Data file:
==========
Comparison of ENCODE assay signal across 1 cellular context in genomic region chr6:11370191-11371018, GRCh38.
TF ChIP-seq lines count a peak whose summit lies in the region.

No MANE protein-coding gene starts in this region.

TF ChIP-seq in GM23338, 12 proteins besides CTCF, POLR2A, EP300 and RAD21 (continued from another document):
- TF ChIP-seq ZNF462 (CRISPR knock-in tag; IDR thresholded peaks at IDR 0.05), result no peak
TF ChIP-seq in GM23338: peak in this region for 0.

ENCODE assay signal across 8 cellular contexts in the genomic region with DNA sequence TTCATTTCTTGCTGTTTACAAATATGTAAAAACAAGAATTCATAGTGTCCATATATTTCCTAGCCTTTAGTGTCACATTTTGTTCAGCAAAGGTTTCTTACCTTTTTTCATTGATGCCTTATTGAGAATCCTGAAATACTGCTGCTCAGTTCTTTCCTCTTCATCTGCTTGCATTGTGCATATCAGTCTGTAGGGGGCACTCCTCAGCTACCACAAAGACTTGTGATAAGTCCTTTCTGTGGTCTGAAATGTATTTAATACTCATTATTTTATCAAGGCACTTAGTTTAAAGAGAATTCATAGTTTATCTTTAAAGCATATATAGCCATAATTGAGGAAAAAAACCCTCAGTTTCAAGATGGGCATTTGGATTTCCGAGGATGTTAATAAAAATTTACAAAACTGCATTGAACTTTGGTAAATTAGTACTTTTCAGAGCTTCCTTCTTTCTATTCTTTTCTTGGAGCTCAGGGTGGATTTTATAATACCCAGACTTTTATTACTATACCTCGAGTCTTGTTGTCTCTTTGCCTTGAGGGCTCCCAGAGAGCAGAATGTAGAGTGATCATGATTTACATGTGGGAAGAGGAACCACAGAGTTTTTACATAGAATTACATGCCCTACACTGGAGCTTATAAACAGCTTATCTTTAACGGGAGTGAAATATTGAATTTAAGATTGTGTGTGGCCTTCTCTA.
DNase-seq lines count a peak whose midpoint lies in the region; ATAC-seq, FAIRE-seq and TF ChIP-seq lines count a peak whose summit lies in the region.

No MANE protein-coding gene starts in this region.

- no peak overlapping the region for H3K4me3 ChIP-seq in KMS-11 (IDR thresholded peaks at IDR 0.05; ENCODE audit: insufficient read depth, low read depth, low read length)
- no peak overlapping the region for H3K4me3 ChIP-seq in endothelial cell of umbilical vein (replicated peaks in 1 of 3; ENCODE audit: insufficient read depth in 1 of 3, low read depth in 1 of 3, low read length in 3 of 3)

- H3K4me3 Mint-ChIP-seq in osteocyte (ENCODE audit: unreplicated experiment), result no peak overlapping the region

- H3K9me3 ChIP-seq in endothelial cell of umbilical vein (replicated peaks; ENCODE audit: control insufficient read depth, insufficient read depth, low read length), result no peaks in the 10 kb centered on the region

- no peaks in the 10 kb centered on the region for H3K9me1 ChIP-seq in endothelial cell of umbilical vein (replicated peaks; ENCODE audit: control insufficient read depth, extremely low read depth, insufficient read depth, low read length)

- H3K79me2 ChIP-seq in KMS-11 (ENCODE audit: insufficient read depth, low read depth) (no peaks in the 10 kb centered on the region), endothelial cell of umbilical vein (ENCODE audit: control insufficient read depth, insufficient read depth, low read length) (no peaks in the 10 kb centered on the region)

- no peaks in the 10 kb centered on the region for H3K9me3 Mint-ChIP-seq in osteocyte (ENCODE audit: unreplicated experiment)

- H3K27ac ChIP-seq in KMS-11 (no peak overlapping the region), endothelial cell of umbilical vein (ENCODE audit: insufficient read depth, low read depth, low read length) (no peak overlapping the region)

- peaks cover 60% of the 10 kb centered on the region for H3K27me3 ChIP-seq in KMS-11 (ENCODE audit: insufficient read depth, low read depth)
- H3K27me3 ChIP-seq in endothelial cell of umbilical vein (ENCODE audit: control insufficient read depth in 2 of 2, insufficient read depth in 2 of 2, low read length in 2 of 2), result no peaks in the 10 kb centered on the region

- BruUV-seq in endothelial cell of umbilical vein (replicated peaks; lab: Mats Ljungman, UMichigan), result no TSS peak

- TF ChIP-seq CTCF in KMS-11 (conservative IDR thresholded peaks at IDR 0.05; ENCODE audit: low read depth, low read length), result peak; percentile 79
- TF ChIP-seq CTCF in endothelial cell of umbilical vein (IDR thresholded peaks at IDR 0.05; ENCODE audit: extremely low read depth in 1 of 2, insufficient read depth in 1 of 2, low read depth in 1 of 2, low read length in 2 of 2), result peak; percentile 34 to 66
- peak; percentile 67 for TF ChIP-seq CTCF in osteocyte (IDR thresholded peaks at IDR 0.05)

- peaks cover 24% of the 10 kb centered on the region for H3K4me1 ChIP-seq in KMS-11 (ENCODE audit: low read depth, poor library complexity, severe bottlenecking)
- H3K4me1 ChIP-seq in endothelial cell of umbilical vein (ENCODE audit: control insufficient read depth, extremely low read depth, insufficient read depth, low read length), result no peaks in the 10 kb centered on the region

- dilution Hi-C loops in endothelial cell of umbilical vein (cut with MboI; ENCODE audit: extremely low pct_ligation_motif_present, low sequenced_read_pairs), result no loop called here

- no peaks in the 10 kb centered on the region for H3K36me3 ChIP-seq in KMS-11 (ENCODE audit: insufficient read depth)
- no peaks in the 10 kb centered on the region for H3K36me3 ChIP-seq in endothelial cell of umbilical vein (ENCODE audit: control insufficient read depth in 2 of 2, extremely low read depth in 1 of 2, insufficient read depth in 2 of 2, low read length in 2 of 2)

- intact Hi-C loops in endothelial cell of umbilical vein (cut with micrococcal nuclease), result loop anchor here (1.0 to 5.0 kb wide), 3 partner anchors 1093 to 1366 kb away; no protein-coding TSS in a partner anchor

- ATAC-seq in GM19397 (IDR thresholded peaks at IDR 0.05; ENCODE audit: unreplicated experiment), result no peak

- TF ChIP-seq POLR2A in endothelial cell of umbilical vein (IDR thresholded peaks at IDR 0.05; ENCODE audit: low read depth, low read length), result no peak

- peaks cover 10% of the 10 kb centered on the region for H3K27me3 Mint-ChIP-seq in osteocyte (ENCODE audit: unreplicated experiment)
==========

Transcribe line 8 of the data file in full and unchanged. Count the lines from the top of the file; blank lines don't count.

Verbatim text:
DNase-seq lines count a peak whose midpoint lies in the region; ATAC-seq, FAIRE-seq and TF ChIP-seq lines count a peak whose summit lies in the region.